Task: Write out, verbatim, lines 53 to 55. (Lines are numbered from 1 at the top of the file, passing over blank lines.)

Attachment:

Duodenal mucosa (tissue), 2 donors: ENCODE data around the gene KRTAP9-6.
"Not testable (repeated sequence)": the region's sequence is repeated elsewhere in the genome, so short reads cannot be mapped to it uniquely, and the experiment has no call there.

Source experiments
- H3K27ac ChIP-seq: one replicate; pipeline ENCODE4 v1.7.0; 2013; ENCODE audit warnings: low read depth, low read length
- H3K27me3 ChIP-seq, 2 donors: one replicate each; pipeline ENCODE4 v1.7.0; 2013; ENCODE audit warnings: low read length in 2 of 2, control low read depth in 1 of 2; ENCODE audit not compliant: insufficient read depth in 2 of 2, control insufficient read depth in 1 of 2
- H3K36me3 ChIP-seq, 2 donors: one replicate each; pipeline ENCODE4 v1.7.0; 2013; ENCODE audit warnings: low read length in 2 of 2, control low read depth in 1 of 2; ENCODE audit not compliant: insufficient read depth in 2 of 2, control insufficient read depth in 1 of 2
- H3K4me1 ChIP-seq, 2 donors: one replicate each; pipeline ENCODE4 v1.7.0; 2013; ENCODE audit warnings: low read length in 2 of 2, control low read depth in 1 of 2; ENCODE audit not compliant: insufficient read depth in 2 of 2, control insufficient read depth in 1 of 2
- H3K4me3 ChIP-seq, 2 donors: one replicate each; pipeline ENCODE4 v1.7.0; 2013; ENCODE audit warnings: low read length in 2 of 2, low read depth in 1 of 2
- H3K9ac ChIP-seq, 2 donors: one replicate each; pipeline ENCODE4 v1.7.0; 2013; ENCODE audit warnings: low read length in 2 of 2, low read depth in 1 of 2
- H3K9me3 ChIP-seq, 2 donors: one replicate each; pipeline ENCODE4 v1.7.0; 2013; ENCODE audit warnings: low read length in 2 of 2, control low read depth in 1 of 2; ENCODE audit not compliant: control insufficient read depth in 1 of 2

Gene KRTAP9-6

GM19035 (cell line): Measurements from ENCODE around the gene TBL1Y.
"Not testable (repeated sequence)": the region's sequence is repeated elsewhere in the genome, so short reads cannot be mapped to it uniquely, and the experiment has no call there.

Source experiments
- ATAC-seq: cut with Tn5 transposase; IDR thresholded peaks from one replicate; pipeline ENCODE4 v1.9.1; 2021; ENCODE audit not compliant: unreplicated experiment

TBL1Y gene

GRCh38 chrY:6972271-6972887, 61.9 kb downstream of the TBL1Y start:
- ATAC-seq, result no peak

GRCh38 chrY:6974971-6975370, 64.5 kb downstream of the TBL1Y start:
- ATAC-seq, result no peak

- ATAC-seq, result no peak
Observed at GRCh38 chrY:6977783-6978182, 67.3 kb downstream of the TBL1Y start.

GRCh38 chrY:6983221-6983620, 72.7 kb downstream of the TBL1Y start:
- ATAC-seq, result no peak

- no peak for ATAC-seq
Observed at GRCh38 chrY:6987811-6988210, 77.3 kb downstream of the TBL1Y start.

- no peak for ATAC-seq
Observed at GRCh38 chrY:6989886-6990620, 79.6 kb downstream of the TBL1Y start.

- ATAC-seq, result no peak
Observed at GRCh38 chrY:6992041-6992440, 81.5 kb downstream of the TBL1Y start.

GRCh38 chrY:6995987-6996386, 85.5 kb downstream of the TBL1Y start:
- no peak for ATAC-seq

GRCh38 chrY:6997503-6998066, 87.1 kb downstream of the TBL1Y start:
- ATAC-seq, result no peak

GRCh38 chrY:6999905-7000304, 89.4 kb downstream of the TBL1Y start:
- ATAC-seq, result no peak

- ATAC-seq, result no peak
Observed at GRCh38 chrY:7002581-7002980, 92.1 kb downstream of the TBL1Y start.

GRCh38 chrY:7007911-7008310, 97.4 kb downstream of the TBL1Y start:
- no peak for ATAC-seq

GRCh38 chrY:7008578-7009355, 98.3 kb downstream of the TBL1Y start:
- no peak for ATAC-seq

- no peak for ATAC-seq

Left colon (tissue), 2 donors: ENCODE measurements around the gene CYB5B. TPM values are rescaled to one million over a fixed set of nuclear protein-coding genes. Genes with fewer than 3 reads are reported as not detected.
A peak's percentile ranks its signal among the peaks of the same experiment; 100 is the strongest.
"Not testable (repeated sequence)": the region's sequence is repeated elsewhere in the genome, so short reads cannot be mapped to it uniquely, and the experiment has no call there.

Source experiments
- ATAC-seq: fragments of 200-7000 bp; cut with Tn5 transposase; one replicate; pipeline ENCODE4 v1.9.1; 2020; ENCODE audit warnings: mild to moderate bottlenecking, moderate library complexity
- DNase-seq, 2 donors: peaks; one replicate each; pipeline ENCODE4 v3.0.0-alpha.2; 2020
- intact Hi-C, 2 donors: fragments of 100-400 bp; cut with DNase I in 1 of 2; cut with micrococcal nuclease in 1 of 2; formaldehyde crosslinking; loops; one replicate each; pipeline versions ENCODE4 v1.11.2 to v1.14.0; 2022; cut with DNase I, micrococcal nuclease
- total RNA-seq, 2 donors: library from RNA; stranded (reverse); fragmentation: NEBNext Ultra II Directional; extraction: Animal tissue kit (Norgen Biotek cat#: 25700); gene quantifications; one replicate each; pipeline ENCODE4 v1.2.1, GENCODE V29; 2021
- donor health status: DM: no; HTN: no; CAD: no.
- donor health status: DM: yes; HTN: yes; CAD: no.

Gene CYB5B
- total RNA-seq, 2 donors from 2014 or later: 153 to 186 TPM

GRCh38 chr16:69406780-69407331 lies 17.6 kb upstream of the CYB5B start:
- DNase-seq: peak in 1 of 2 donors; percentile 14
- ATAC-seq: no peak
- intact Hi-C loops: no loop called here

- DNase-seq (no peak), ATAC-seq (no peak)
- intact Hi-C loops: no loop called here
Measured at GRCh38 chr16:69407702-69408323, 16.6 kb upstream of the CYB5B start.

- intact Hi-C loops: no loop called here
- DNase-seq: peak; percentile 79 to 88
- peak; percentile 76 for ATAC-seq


- donor health status: DM: yes; HTN: yes; CAD: no.

Gene CYB5B
- total RNA-seq, 2 donors from 2014 or later: 153 to 186 TPM